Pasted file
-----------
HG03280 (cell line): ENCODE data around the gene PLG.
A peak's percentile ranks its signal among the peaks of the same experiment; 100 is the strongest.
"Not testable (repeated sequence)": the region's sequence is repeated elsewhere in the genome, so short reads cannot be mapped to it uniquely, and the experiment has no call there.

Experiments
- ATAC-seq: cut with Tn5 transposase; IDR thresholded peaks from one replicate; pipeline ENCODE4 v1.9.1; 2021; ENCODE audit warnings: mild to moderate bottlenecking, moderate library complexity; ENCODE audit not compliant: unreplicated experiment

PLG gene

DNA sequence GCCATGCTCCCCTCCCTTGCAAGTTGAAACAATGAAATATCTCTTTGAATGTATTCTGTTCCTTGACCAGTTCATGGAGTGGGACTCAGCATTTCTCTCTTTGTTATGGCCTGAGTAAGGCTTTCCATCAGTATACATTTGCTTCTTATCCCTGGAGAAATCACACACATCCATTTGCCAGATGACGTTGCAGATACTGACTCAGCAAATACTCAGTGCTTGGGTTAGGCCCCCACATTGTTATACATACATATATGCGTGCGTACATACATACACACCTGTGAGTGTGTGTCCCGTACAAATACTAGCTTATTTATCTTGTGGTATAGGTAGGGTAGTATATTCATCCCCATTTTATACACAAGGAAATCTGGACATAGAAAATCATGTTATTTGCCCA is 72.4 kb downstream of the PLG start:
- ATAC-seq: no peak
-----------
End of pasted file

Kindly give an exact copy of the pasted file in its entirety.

HG03280 (cell line): ENCODE data around the gene PLG.
A peak's percentile ranks its signal among the peaks of the same experiment; 100 is the strongest.
"Not testable (repeated sequence)": the region's sequence is repeated elsewhere in the genome, so short reads cannot be mapped to it uniquely, and the experiment has no call there.

Experiments
- ATAC-seq: cut with Tn5 transposase; IDR thresholded peaks from one replicate; pipeline ENCODE4 v1.9.1; 2021; ENCODE audit warnings: mild to moderate bottlenecking, moderate library complexity; ENCODE audit not compliant: unreplicated experiment

PLG gene

DNA sequence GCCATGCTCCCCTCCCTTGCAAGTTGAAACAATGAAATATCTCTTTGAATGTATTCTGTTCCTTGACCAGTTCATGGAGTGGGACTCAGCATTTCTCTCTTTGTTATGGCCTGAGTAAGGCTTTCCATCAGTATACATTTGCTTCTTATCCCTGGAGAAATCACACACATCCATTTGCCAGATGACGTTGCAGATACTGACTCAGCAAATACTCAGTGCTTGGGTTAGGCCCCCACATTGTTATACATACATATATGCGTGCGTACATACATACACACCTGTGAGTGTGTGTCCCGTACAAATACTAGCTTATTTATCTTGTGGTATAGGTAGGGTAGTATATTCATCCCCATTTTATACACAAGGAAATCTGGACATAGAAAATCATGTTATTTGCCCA is 72.4 kb downstream of the PLG start:
- ATAC-seq: no peak